A Sign That Portends Enormous Changes: A Chinese Dragon Appears in the Center of the Milky Way

Zhou Xin

PureInsight | September 5, 2005

NGC 6559 (Credit: Gemini Observatory)

[PureInsight.org] On August 27, 2005, the Gemini Observatory released an image of NGC 6559 that resembles "an ethereal-looking Chinese dragon." [1]

"NGC 6559 is part of a larger star-forming region in the southern constellation Sagittarius. The dark structure that resembles a Chinese dragon is caused by cool dust that absorbs background radiation from hydrogen gas that glows in red light due to ionization from nearby stars. This region lies less than one degree away from the popular Lagoon Nebula (M8), and is located some 5,000 light-years away toward the center of our Milky Way galaxy. At this distance the length of the cloud (diagonally across the image) is about 7 light-years." [1]

The image was obtained using the Gemini Multi-Object Spectrograph (GMOS) during the first half year of 2005. [2]

China is the home of the legends of Chinese dragons. The Chinese people have been referring themselves as the offspring of Chinese dragons for thousands of years. There are a large number of records pertaining to the existences of Chinese dragons in Chinese history. In Buddhist scriptures, there are talks about the Eight Groups of Heavenly Dragons. In fact, according to legends, two of the ancient Chinese kings were closely related to the Chinese dragons. One of them might even have been the blood relative of a Chinese dragon.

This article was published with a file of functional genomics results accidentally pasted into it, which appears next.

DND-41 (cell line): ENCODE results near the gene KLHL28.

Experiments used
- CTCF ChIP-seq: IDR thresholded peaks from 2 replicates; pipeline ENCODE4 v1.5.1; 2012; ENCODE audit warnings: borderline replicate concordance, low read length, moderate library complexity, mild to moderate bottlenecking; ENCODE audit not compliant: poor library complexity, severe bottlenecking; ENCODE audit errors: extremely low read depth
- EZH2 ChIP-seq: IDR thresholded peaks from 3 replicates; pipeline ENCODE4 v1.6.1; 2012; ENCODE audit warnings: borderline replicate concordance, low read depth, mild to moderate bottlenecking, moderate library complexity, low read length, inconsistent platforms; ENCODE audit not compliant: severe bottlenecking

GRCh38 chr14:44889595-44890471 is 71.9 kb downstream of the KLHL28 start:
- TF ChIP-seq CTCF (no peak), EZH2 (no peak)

According to The Biography of Chinese Kings and Emperors (帝王世紀), Shennong (神農), or Emperor Yan (炎帝), lived some 5,000 years ago and taught the ancient Chinese the practices of agriculture. In fact, his name Shennong means "Divine Farmer." His mother was named Rensi. She was the wife (princess) of Shaodian. One day when she had an excursion in Huayang, she saw a Chinese dragon flying over her head. She immediately felt a life growing inside her womb. She gave birth to Shennong when she returned from the excursion.

According to Mountain-Sea Sutra (山海經), the most famous ancient Chinese mythology, in a great battle with Chi You (an ancient Chinese barbarian) in Jizhou, Huang Di (黃帝) ordered Ying Dragon (a Chinese dragon in charge of water) to bring a storm over Jizhou to repel the fog. According to Huannanzi (淮南子), when Huang Di ascended to the throne, a blue Chinese dragon came and kowtowed to him. According to The Records of the Grand Historian (史記) by Sima Qian, the first systematic Chinese historical text, a Chinese dragon came to pick up Huang Di and flew into the sky when he completed his cultivation practice. When he got onto the dragon, about 70 of his court subjects who did not wish to part with Huang Di tried to get on the dragon as well. Some of them tried to grasp the dragon's whiskers. However, the dragon shook off all the subjects. They watched in tears as Huang Di ascended to heaven with the dragon.

A few months ago, someone took a photograph of the Tibetan Plateau, the Roof the World, from an airplane. The photograph showed the body of a giant Chinese dragon covered with dragon scales. It proves the existence of Chinese dragons. However, as mankind's morality is diminishing, these divine creatures rarely show themselves to us.

Heaven and earth are undergoing enormous revolutions. The Holy King Who Turns the Wheel is now in the human realm, rectifying and cleansing the entire universe, including the human realm. The evil Red Dragon that represented the evil Chinese Communist Party specter has already been slain. As of September 1, 2005, over 4 million people have quit or denounced the evil Chinese Communist Party. Perhaps the image of a region in the center of the Milky Way as a Chinese dragon is a warning sign to those who have not severed ties with the Chinese Communist Party that the time gods have given you to quit from the Chinese Communist Party is about to run out.

[1] Spaceflight Now: A Chinese dragon and a knotted galactic embrace http://www.spaceflightnow.com/news/n0508/27gemini/
[2] Genini Observatory: A Chinese Dragon and a Knotted Galactic Embrac http://www.gemini.edu/index.php?option=content&task=view&id=150

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